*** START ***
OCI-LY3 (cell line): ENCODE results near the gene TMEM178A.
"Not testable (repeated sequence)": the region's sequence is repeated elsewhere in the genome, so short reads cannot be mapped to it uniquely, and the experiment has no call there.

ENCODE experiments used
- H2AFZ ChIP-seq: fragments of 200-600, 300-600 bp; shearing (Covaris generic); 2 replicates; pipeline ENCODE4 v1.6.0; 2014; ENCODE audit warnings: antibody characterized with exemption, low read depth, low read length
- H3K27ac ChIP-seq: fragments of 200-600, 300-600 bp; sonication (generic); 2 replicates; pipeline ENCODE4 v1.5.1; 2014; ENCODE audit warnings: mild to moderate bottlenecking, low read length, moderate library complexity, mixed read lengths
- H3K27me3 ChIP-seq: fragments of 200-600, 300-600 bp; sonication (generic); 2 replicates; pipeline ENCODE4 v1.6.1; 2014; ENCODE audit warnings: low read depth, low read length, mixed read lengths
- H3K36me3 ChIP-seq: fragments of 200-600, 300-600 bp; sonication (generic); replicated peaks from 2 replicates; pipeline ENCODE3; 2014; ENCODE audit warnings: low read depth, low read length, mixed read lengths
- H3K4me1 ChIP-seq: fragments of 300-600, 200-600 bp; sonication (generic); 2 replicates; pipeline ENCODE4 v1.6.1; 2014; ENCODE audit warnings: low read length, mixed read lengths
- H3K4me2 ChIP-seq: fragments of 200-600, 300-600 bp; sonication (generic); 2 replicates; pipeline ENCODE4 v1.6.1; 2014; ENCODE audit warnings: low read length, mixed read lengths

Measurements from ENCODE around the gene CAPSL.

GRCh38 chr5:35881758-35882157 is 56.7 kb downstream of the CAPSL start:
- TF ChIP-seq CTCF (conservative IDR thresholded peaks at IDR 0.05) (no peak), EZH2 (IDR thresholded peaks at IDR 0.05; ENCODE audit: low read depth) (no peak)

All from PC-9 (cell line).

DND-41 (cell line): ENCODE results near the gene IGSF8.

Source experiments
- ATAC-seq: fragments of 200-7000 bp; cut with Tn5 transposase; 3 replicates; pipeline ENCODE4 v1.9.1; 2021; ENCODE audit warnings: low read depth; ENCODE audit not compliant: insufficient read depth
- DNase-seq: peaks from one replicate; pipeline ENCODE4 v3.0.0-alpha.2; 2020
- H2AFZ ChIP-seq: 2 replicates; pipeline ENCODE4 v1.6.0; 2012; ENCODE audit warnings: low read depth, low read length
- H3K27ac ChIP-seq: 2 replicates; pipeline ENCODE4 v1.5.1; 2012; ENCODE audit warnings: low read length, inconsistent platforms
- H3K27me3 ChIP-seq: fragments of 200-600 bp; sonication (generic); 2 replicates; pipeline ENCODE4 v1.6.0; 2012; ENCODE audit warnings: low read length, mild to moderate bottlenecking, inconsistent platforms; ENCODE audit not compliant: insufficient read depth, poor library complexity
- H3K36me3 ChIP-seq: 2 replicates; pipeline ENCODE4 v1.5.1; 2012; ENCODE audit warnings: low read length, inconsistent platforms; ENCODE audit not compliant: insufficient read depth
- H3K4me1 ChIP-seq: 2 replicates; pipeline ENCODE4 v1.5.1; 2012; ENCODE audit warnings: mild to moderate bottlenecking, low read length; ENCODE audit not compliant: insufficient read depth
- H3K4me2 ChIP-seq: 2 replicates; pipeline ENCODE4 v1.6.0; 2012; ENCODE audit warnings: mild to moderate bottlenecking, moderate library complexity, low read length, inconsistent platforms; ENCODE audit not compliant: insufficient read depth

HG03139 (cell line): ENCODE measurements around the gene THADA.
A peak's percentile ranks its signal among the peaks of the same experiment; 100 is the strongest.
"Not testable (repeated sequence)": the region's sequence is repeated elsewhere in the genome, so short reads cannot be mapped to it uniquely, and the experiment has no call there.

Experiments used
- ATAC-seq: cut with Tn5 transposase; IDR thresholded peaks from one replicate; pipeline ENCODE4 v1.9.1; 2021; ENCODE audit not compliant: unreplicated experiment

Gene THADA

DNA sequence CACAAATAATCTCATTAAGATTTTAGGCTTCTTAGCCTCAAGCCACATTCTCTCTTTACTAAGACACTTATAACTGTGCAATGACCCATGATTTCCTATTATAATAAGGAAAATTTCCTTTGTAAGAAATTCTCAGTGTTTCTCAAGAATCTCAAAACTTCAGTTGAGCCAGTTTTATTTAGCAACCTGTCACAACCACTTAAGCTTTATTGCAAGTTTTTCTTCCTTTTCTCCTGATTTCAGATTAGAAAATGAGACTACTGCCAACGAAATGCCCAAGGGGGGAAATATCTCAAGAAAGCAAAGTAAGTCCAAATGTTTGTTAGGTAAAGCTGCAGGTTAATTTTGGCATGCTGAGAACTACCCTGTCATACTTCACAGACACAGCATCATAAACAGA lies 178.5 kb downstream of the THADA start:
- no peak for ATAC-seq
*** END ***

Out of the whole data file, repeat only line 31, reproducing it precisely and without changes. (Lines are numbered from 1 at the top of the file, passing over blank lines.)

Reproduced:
- no peak for ATAC-seq